• Sometimes you just need to pay off some of your debts if you have some fix repayment debts which are close to the maturity of your facility. Find a way to pay it off or consolidate them to other products with a longer repayment period.
• If you have secured loans, sometimes it is good to move them out of your CCRIS to make you more DSR-friendly.
• Find out how the bank you are applying for calculates and assume your monthly commitments. If you are currently paying at a lower amount, prove it and justify them. Banks are normally able to accept it if you able prove it.
• Different banks have different DSR and cut offs. Do find out and apply from those who favour you more.
9. Not submitting the “right” income documents and all other required documents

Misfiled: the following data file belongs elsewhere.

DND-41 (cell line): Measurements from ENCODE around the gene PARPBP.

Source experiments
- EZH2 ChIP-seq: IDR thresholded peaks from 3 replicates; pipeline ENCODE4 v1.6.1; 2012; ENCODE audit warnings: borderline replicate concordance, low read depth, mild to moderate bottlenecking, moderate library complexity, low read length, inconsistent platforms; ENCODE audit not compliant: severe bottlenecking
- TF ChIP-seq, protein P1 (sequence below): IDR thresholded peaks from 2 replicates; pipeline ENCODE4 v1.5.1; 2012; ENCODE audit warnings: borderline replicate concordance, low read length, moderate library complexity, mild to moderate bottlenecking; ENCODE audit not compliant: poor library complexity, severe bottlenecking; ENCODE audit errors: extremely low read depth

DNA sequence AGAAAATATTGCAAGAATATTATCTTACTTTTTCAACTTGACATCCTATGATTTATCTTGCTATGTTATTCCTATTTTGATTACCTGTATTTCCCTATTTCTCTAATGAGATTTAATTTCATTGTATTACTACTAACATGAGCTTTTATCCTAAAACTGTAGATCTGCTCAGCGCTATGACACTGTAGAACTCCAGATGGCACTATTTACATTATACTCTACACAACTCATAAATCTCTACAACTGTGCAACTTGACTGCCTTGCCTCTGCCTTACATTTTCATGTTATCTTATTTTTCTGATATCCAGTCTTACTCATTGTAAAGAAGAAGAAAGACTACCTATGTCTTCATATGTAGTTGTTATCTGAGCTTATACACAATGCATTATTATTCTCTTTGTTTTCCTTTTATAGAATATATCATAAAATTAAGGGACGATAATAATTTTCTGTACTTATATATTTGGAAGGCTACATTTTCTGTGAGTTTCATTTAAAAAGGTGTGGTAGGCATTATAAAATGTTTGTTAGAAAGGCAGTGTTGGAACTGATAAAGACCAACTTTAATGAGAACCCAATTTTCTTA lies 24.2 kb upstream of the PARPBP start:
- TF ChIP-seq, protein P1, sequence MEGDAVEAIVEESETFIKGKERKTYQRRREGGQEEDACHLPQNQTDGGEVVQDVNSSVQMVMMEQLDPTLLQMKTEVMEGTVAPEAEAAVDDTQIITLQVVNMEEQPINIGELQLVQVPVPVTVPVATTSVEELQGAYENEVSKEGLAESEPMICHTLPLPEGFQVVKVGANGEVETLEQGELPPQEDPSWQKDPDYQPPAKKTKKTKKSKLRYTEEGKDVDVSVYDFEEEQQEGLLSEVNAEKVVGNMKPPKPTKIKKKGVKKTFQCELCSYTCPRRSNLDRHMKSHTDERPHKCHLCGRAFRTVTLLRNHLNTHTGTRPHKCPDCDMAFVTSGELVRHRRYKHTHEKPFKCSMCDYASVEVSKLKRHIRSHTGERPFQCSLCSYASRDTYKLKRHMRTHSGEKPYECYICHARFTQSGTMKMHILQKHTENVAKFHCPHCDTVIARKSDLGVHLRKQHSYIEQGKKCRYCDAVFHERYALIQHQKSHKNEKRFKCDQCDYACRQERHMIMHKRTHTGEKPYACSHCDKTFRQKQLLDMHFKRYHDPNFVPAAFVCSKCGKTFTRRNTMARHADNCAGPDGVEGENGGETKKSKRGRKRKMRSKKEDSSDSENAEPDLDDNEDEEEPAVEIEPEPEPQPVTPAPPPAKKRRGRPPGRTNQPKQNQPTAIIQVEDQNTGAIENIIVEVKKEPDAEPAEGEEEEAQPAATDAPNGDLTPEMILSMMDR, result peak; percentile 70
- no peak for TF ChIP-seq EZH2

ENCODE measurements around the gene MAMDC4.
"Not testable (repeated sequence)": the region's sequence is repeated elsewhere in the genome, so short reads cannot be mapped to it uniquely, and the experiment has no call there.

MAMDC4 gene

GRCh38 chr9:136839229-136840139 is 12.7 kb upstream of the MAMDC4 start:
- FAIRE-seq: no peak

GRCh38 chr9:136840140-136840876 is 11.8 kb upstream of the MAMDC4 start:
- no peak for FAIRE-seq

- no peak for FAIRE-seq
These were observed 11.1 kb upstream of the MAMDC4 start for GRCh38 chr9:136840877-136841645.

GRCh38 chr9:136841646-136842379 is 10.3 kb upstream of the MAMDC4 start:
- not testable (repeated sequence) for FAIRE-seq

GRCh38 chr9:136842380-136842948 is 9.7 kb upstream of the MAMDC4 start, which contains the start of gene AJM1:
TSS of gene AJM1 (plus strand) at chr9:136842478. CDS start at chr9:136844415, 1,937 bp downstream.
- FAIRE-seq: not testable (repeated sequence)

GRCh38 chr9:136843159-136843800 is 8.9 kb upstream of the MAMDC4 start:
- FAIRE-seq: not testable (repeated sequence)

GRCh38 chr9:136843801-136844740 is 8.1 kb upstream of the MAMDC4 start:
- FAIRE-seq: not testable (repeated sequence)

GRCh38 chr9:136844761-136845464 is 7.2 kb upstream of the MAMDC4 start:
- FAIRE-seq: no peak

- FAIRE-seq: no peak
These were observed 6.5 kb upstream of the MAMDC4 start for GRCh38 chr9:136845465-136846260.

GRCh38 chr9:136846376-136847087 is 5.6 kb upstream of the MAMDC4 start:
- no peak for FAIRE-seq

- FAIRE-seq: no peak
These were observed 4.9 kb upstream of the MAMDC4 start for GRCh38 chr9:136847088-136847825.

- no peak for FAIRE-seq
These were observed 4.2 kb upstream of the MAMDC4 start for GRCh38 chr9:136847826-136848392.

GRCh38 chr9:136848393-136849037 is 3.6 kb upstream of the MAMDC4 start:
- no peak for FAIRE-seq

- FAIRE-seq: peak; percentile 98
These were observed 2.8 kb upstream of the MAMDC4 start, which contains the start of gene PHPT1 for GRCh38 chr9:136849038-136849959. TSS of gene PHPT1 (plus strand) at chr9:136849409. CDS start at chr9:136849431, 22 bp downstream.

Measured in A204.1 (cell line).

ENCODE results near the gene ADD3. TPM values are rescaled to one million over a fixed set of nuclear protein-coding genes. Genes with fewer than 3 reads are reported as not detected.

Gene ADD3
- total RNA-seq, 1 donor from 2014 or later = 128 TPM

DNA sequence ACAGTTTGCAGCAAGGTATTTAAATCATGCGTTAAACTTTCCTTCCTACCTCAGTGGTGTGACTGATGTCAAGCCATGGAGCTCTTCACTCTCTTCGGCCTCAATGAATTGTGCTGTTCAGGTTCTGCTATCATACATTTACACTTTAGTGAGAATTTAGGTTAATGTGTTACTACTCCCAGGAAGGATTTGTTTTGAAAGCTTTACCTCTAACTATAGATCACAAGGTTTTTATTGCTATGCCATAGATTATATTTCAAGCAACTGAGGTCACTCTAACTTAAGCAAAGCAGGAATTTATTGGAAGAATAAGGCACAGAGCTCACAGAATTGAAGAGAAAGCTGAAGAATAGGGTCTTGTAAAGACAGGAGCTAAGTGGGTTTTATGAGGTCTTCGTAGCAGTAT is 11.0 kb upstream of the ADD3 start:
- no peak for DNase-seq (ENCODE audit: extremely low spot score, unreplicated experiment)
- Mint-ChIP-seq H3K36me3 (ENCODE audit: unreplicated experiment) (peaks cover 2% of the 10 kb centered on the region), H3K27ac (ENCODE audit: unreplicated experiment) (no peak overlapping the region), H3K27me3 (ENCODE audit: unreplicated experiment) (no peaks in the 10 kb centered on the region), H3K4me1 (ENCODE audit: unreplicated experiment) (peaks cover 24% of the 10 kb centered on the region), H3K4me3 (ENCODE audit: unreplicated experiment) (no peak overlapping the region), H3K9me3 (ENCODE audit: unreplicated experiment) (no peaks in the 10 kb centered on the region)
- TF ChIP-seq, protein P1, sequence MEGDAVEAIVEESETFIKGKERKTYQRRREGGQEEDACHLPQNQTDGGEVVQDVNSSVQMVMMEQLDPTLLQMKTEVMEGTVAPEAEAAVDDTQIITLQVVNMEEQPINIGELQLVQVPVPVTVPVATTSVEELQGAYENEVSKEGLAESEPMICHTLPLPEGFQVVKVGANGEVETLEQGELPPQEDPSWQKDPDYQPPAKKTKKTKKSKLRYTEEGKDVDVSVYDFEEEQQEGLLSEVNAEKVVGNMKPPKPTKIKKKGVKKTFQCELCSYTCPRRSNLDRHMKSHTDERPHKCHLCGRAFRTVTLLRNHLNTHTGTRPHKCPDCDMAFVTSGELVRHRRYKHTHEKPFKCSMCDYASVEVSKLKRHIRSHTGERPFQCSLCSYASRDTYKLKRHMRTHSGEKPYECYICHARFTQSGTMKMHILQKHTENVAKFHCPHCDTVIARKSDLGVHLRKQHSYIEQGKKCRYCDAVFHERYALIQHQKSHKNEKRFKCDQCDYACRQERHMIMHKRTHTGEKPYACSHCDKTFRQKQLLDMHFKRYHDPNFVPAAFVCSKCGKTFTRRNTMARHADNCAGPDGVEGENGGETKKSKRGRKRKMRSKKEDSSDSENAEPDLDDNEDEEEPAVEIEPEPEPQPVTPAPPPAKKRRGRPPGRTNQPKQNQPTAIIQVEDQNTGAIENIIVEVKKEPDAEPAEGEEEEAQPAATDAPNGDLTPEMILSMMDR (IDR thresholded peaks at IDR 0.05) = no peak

Sometimes all it takes is a bad scan or photocopy job in your paperwork and out goes your application. Before we get into that, here is a basic list of paperwork required:
• A complete and accurate application form
• A clear copy of your NRIC which shows your picture and details clearly
• A copy of a sales and purchase/booking form/letter of receipt from the seller/developer
• A copy of the individual title (where required)
• Income documents i.e. 3 to 6 months payslips, salary crediting bank statements, EA form, tenancy agreement, commission statements, Borang B/BE and so forth
Of the above, income documentations is the most common area where an application may be declined. Different banks have different income document requirements and will also have different methods of deriving an income from the documents submitted. This means that from the same document you have provided, different banks may derive your income with a variance of up to 50%.